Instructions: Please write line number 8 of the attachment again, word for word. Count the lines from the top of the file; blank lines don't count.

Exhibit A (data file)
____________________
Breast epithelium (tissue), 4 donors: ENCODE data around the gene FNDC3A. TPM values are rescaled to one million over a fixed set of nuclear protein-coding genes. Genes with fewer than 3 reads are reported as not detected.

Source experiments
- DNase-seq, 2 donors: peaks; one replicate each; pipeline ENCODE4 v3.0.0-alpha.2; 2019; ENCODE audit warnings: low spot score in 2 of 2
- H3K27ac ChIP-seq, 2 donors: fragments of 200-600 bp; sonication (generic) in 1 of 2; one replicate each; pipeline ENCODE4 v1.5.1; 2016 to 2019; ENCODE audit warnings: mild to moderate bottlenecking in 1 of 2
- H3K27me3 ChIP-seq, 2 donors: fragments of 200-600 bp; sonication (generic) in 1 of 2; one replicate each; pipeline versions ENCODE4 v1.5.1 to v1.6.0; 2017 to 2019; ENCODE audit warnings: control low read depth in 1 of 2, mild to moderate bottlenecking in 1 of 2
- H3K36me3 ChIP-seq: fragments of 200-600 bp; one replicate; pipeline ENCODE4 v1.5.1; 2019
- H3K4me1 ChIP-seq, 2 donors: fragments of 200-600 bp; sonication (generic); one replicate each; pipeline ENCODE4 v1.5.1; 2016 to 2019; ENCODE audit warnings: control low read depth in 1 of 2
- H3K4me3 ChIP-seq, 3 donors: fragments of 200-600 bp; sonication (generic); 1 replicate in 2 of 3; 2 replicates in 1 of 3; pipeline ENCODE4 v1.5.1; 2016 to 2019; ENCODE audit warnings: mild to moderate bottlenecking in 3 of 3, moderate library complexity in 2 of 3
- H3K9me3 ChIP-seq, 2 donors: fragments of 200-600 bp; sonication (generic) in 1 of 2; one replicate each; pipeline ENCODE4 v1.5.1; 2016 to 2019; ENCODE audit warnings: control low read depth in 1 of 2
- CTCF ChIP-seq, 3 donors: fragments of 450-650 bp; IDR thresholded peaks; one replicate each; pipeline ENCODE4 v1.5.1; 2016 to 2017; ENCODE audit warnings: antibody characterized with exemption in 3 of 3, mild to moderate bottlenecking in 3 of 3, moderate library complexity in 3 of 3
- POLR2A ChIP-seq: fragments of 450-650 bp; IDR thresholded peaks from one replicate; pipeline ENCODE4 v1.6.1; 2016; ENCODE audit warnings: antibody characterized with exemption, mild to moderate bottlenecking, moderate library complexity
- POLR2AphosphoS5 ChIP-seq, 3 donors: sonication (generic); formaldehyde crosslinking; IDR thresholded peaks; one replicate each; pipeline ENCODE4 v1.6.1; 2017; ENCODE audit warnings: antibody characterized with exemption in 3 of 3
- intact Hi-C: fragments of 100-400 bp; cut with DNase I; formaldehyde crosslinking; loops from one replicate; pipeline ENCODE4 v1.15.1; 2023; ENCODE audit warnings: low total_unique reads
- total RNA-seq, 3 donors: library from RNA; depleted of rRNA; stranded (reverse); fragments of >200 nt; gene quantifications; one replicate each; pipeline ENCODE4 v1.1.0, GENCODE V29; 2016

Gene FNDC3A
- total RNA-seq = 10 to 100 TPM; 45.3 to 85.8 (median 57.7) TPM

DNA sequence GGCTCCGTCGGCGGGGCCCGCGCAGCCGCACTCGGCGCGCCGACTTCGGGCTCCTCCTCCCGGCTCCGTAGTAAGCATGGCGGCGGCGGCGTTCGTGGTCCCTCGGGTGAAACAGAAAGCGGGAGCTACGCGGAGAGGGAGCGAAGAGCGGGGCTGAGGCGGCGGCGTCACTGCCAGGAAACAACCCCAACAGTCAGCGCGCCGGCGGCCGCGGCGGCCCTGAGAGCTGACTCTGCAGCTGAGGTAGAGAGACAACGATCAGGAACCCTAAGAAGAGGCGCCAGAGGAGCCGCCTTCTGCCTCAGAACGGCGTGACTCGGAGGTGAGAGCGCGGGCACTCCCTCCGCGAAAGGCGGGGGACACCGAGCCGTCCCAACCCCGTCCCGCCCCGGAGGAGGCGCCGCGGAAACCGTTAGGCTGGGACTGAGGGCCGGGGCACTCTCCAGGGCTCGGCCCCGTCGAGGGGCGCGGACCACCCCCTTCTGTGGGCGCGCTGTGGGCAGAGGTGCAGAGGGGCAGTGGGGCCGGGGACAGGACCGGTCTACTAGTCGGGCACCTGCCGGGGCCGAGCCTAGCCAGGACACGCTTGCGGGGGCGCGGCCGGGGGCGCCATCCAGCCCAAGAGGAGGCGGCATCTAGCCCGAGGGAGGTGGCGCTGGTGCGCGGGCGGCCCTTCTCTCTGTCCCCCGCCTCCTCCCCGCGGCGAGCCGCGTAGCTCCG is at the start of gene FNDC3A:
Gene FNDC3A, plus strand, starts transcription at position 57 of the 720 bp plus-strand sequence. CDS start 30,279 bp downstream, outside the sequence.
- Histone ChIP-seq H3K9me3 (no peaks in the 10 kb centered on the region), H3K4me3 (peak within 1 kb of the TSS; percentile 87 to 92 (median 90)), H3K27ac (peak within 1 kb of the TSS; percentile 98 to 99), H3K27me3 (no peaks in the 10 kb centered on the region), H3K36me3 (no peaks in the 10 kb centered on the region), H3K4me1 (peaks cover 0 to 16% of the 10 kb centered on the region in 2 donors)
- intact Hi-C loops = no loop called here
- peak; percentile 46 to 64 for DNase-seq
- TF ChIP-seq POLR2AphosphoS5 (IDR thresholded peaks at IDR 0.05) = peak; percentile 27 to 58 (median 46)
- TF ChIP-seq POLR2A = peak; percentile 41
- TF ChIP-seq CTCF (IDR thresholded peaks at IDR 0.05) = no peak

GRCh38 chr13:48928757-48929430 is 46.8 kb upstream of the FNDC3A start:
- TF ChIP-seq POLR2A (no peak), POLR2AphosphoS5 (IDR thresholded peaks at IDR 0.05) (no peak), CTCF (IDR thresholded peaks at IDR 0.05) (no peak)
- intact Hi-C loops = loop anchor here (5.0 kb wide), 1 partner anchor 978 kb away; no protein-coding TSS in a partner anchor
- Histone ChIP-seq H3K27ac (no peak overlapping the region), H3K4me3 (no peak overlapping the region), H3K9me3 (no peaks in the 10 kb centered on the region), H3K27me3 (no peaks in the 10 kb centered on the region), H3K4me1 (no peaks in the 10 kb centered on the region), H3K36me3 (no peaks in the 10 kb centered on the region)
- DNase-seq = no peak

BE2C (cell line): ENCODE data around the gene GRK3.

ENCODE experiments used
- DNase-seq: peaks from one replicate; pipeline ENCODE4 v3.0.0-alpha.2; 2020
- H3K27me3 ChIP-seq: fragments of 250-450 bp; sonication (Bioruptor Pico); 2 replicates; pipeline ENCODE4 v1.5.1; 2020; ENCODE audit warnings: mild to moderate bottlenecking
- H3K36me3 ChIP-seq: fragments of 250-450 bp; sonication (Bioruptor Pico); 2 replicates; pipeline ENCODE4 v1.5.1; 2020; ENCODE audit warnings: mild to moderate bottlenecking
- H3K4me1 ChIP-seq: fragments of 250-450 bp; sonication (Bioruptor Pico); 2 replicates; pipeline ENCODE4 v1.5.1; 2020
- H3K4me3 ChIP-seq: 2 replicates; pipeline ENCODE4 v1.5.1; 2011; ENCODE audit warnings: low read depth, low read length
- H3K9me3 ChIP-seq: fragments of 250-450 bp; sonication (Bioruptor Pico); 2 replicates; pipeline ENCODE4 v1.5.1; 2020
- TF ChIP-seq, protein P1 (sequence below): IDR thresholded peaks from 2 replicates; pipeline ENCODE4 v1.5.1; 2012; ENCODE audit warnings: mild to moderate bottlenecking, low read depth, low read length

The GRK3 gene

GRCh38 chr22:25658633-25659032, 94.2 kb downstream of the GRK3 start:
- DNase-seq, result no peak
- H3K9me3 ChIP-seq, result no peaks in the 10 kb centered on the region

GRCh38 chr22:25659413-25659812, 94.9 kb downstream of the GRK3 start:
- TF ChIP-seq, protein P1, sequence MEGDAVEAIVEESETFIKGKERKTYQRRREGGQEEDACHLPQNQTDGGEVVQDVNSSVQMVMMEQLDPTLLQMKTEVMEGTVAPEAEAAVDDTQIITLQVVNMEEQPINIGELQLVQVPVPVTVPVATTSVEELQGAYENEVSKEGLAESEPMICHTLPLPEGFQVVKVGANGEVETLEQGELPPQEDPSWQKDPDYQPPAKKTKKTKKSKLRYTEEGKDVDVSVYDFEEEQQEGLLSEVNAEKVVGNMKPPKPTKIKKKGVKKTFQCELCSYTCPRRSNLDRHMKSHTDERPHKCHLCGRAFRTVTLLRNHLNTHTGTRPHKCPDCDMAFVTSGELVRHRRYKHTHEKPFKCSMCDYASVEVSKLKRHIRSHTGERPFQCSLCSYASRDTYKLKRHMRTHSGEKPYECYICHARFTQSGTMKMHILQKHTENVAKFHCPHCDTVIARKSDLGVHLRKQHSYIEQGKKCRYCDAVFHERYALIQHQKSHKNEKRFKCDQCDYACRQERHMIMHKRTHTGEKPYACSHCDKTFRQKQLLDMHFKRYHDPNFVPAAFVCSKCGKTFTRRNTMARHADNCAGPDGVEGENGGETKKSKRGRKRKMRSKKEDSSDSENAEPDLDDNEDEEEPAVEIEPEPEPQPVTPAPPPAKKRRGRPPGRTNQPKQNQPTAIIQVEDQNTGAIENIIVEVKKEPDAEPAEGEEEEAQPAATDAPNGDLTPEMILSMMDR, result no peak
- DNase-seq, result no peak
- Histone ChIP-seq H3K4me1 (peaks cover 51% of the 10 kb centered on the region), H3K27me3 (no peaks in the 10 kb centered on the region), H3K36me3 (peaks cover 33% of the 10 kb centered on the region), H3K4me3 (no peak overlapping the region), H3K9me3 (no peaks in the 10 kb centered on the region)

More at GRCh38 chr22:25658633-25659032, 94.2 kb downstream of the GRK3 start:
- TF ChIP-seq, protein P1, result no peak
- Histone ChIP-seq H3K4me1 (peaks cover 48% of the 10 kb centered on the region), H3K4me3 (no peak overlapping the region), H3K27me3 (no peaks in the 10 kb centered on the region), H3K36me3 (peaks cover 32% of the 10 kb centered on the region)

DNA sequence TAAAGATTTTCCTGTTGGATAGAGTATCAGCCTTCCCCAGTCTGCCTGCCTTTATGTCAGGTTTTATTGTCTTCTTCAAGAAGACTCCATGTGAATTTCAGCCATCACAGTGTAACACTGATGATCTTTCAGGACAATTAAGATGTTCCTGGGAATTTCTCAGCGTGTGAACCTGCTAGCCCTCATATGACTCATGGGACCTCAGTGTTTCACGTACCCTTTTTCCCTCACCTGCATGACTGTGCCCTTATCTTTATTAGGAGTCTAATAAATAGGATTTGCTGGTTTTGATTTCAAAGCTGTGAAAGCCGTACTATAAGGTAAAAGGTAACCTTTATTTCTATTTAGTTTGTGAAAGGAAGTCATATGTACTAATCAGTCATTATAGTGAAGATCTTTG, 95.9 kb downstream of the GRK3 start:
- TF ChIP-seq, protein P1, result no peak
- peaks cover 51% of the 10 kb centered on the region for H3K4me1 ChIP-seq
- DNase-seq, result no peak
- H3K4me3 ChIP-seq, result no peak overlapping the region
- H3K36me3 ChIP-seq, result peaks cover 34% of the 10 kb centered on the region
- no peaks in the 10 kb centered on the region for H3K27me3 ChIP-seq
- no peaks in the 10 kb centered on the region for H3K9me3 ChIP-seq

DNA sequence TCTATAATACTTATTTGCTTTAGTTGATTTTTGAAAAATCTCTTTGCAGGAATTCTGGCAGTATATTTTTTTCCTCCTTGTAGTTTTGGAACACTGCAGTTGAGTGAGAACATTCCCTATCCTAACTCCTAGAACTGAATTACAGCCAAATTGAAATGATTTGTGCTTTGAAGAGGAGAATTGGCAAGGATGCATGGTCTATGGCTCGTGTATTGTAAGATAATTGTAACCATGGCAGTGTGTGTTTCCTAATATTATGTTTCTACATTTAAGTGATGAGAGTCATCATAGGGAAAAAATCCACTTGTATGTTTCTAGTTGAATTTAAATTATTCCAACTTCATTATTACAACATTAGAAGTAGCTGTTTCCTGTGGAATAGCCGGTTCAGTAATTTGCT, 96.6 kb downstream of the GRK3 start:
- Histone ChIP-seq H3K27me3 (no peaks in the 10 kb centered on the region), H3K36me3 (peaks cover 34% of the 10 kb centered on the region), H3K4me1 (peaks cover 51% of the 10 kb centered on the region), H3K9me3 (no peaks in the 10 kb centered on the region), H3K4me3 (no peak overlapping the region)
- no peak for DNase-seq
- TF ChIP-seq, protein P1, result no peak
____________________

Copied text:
- H3K4me3 ChIP-seq, 3 donors: fragments of 200-600 bp; sonication (generic); 1 replicate in 2 of 3; 2 replicates in 1 of 3; pipeline ENCODE4 v1.5.1; 2016 to 2019; ENCODE audit warnings: mild to moderate bottlenecking in 3 of 3, moderate library complexity in 2 of 3